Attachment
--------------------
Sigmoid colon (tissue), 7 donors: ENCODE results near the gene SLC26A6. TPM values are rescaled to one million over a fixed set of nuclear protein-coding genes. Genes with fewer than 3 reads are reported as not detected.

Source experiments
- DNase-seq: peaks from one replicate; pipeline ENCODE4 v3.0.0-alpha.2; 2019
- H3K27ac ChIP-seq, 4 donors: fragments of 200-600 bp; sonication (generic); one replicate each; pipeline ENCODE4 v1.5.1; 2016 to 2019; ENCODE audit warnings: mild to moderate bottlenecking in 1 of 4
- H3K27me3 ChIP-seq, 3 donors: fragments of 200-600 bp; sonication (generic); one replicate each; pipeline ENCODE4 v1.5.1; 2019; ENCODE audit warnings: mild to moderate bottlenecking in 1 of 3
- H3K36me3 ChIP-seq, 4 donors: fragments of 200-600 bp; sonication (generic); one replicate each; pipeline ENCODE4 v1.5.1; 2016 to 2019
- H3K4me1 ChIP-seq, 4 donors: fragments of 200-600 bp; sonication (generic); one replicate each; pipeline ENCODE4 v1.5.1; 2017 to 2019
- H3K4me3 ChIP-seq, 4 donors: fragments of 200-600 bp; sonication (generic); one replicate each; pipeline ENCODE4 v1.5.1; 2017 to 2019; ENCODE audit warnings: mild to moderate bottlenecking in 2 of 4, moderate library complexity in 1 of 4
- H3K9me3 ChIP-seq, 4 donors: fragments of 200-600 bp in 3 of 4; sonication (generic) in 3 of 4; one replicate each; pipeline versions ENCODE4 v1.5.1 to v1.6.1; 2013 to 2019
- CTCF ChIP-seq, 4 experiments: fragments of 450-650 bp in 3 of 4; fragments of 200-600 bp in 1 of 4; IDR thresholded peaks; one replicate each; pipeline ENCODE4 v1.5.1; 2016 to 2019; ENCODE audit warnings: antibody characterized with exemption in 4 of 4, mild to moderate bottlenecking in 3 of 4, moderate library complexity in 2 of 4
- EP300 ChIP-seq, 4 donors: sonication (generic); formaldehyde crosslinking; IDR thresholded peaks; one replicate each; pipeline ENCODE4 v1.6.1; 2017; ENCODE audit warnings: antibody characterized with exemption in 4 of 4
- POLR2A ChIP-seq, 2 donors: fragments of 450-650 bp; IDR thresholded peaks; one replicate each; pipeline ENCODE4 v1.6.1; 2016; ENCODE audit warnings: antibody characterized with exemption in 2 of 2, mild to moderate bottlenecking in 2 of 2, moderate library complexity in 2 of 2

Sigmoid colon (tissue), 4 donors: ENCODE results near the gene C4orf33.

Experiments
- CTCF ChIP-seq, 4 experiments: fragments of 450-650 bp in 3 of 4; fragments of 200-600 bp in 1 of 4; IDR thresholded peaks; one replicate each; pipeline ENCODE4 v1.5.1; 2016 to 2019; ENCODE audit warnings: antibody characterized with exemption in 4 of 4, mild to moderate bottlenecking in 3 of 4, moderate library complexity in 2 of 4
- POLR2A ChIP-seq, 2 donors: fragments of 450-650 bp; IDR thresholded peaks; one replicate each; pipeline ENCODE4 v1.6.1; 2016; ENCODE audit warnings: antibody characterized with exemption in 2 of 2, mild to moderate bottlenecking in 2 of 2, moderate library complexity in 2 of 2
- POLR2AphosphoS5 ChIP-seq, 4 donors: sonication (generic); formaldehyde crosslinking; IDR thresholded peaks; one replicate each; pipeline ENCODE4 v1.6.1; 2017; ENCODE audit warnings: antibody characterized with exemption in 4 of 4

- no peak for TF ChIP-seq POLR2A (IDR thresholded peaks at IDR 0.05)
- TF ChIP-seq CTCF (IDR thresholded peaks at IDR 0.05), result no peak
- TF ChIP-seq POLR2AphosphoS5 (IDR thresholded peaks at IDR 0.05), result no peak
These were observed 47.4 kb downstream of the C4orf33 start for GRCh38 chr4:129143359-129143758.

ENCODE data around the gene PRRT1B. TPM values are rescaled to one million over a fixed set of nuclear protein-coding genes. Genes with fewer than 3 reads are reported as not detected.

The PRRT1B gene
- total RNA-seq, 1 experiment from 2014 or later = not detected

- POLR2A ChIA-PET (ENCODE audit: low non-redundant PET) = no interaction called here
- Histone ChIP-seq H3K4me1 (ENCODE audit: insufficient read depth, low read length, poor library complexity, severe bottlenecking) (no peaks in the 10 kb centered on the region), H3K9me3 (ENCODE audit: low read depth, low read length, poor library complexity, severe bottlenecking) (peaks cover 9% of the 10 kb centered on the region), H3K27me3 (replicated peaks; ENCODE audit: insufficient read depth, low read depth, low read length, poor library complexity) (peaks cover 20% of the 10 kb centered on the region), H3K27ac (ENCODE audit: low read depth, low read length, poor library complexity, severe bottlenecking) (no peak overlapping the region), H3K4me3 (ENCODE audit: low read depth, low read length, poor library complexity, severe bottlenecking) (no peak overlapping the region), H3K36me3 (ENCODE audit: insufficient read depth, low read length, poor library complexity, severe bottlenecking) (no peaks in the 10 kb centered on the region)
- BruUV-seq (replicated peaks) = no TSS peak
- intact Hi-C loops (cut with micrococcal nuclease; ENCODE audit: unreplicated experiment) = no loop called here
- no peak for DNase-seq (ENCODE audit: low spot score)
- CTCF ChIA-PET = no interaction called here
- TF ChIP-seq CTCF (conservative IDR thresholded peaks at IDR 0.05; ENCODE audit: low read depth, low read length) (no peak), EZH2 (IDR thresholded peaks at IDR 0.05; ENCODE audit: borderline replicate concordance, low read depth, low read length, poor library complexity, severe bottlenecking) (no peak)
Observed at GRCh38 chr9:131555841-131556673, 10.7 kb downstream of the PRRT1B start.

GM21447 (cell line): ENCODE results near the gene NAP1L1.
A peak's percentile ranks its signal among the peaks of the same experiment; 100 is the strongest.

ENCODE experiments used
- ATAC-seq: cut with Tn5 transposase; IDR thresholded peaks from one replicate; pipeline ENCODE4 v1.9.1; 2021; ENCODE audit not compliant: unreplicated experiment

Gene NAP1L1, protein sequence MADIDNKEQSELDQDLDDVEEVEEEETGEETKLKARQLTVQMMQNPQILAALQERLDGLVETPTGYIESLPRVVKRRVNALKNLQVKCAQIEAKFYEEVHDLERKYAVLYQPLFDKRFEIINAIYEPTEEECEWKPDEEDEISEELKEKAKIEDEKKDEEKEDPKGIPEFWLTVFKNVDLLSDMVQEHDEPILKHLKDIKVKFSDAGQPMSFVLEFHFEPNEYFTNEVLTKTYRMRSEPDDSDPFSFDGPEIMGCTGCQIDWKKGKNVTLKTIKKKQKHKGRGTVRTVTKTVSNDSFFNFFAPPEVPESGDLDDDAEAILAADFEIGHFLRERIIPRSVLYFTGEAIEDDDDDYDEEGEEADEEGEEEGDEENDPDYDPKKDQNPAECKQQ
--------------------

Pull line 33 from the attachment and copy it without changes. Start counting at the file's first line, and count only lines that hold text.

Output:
GM21447 (cell line): ENCODE results near the gene NAP1L1.